The popular science film Me and the Others by Feliks Sobolev was a rare attempt within official Soviet culture to tackle the question of conformism, the tendency uncritically or habitually to adopt the attitudes, behavior or conventions of the social group to which one belongs. The film consists of several experiments in social psychology. Documented with a hidden camera, they illustrate the individual’s decision-making process when there is a contradiction between personal observations and the assertions of the group. With ten colleagues maintaining that the two objects on the table are white, it’s hard to say the opposite. The hypnotizing mantra of “Both are white,” recited in the film by participants in the experiment, became a colloquial idiom to describe the habit of not questioning obvious lies or absurdities that were part of Soviet everyday life.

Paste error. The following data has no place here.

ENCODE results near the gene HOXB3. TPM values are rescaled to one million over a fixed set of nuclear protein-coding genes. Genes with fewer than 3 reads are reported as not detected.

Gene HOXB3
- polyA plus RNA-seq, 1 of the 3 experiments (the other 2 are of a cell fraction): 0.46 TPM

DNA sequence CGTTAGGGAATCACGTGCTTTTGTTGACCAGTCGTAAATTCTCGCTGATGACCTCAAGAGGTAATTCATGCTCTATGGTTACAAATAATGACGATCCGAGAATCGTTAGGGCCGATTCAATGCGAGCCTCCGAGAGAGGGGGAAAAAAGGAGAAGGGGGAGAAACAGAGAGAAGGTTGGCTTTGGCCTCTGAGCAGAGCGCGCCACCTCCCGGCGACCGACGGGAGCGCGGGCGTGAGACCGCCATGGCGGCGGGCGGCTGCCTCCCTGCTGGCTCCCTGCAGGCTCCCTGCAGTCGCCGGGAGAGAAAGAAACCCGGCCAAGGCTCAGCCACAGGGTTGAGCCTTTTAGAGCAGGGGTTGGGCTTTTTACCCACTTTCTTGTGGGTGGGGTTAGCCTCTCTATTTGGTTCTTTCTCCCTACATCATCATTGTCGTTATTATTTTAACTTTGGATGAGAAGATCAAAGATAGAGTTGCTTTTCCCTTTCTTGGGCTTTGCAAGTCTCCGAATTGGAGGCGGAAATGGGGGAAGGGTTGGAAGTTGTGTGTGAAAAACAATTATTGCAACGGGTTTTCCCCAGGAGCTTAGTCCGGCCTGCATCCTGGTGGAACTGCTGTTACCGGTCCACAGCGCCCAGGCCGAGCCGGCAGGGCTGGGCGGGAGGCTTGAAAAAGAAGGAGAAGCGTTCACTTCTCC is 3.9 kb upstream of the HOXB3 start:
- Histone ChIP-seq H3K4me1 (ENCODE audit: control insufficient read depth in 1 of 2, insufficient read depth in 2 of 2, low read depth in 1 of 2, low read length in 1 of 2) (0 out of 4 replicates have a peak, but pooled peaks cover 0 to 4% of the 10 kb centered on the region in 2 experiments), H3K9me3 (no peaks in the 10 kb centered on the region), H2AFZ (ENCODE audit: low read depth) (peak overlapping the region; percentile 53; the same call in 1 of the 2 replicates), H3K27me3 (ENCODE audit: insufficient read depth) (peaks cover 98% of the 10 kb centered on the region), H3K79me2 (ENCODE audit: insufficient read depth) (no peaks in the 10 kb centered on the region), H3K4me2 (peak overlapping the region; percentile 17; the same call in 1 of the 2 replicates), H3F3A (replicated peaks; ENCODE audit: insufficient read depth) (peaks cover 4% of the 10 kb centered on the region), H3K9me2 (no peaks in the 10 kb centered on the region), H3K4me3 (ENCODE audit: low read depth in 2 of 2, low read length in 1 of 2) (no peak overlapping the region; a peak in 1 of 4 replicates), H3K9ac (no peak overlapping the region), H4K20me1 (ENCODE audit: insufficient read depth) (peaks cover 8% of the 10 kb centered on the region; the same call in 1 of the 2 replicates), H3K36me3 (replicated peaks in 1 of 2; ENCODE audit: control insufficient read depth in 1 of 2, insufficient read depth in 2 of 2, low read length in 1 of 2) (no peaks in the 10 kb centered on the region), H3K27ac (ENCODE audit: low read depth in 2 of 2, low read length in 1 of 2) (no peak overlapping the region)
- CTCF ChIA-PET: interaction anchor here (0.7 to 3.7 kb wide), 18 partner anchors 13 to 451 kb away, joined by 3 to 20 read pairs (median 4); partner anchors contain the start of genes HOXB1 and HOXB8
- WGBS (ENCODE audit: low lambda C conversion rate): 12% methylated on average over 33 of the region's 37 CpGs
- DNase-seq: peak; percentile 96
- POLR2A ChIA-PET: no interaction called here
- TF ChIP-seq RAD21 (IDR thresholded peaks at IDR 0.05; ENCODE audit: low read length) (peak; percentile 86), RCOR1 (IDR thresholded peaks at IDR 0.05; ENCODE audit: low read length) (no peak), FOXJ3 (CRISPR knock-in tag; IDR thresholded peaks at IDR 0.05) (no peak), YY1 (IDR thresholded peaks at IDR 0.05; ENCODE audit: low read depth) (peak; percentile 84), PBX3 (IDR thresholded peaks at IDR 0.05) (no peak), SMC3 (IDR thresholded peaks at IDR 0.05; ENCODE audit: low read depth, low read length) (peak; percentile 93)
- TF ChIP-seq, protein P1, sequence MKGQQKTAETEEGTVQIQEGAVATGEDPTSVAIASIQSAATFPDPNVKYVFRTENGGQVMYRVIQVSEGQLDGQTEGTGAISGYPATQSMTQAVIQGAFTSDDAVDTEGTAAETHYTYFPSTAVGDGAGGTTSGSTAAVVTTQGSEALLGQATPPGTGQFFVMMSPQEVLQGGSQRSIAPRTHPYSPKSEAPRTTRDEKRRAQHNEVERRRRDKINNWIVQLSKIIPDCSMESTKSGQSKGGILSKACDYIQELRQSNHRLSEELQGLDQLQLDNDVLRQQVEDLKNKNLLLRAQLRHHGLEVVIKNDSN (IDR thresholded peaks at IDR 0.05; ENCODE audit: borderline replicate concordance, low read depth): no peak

How to relate to one’s own (in)sanity under the conformist pressure of “common sense” was a concern for many in the social circles of unofficial culture. As was the issue of who to entrust with the secret of seeing things differently and how to maintain such a circle of confidants, despite the shared enjoyment of madness. To be one of ours meant a readiness to outpace the official system by becoming collective masters of even greater absurdity, but such a circle of partners-in- crime also demanded concern for each other and an autonomous system of social bonding.